Your retirement years are literally your golden years. These are the years when you'll actually get to do what you've always been thinking of doing – wake up at your leisure, take those afternoon naps, spend quality time with family, take those dream vacations again, and have enough time for fitness and health.
You can achieve all these goals only if you have made the right kind of plans. Have you ever thought about something that you might not be getting right in planning your retirement?
Retirement could be quite tricky, simply because you would've spent about 35-40 years being employed and suddenly, there is an abrupt halt. Singaporeans tend to make quite a few mistakes in their retirement planning and some of these might end up being too costly.
Common retirement planning mistakes and how to avoid them
1. Being unaware of how much money you would need
You can never really predict exactly how much money you need to get through the post-retirement years. And obviously, you never know what sort of circumstance will suddenly make a massive dent in your savings.
If your plan entails saving or investing too little to fend for your retirement years, you might be in trouble. Your retirement life is a phase when you'd definitely not want to fall short of money, so make sure you have saved enough. Factor in inflation at the rate of at least 2.5% p.a. and accordingly adjust your monthly expenditure in your retirement years.
A good way of knowing how much you'll need is by calculating how much you currently spend every month and adjusting your future monthly spending in accordance with inflationary factors. You can also use a reliable online retirement calculator, such as this one from CPF to make good estimates and plan how much savings you would need.
Check this out: [Resource] 21 Online Calculators That Will Help You Master Your Personal Finances
2. Starting to think about retirement only when it's too late
Another detrimental mistake that most people make is not saving early enough. The brutal truth about not starting soon is that you wouldn't have accumulated enough to last you through your twilight years. Ideally you should start saving at least by the age of 30 to make sure you have a good corpus of funds by the time you're 55 or 60 years old.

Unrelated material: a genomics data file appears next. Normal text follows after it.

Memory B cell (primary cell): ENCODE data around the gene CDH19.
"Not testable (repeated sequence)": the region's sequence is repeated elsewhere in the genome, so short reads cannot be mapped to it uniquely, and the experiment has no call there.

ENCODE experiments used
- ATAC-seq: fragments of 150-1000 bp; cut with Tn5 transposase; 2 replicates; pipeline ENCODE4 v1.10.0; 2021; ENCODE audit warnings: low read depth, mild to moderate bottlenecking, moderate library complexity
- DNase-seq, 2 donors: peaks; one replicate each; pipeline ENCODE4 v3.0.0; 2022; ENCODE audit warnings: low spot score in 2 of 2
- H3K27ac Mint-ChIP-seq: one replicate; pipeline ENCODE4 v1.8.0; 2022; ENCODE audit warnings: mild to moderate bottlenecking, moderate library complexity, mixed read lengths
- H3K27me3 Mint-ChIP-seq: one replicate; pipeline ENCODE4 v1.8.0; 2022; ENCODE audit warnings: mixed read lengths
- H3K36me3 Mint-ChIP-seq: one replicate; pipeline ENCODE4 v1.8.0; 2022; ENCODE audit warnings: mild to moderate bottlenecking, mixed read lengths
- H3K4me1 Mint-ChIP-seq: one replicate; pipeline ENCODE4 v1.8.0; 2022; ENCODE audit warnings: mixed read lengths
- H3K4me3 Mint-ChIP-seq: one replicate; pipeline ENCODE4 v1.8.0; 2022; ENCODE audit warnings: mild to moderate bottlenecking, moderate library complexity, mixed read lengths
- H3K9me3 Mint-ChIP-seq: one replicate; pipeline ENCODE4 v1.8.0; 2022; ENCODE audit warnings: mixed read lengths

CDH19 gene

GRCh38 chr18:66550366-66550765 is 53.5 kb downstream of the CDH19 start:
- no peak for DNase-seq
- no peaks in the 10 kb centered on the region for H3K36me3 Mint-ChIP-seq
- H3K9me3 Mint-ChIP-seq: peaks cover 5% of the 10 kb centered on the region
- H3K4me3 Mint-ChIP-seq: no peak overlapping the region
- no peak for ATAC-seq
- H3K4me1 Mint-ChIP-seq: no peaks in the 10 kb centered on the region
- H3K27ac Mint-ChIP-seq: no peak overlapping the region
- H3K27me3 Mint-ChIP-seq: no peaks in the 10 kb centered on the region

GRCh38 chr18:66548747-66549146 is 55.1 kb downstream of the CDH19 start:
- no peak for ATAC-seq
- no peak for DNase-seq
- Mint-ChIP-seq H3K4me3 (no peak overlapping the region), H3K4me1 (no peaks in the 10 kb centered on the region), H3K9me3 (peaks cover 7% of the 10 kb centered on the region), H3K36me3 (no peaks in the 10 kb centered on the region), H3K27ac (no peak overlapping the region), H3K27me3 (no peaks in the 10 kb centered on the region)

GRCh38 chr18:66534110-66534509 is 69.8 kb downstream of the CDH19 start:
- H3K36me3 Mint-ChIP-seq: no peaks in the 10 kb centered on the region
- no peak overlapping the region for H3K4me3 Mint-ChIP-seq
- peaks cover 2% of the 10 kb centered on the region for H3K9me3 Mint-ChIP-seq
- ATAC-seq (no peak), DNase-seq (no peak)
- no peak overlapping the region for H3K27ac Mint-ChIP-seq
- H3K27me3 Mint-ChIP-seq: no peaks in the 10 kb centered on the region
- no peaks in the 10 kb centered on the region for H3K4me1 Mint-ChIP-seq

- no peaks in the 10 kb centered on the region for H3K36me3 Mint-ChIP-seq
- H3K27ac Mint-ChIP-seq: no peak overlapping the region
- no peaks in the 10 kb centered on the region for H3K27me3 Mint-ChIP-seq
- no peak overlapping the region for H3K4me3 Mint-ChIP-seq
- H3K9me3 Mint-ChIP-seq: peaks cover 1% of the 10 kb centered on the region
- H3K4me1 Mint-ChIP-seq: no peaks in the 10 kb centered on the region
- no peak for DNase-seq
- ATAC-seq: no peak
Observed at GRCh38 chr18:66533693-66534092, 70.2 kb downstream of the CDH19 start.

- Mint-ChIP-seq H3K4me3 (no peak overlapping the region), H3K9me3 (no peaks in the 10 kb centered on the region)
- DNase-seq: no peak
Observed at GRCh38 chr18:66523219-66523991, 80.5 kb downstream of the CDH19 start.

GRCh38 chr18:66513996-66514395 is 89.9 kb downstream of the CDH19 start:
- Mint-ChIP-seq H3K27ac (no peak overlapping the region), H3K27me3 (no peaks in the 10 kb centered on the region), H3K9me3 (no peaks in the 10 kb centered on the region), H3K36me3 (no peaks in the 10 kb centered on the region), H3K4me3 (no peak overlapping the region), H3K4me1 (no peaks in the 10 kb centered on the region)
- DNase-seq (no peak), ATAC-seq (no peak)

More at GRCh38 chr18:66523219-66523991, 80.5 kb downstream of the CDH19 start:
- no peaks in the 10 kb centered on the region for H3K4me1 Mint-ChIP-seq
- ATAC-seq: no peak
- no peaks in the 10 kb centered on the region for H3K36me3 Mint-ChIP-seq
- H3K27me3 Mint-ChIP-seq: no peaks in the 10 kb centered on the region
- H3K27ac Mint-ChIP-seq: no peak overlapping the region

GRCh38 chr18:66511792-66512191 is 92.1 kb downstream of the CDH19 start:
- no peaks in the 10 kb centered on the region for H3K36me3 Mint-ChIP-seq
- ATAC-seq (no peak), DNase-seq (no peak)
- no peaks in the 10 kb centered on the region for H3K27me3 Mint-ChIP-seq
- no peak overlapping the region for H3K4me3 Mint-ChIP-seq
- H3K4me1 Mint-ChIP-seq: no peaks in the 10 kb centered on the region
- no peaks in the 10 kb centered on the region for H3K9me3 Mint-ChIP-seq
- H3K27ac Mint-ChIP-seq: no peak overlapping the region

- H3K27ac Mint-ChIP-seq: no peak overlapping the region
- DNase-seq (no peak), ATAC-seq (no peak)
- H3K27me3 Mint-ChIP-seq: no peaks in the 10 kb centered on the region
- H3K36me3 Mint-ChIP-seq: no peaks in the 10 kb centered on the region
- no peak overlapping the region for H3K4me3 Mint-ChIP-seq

Read also: Four Easy Ways to Double the Money You Make
3. Not making smart investments
It's not enough to save; you need to save smartly. Depending on your CPF Retirement Account and its related savings may not always be enough.
Look for saving and investment opportunities whenever you can. From a low-risk investment such as fixed deposits to a high-risk investment like unit trusts, you should distribute the risk on your investments prudently.
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4. Not considering your existing debt
Ideally, by the time you reach retirement, you should have paid off all your debt – be it credit card, personal loans, car loan, or home loan. But some debts have the habit of appearing never-ending – the most common being credit card debt. To avoid creating unnecessary financial worries, clear your debts before you begin your retirement life. Take a debt consolidation loan if required.
5. Not taking family emergencies into consideration
There might be times when you might have to spend big on a family emergency during retirement. An idea to tackle these unannounced emergencies is by investing separately for these specific emergencies.
These emergencies can be of any type – financial, health, disability, etc. Make sure that you have a separate emergency fund. Buy an Integrated Shield Plan alongside your MediShield Life, and a life insurance policy. These will not only help you be financially secure but also give you peace of mind.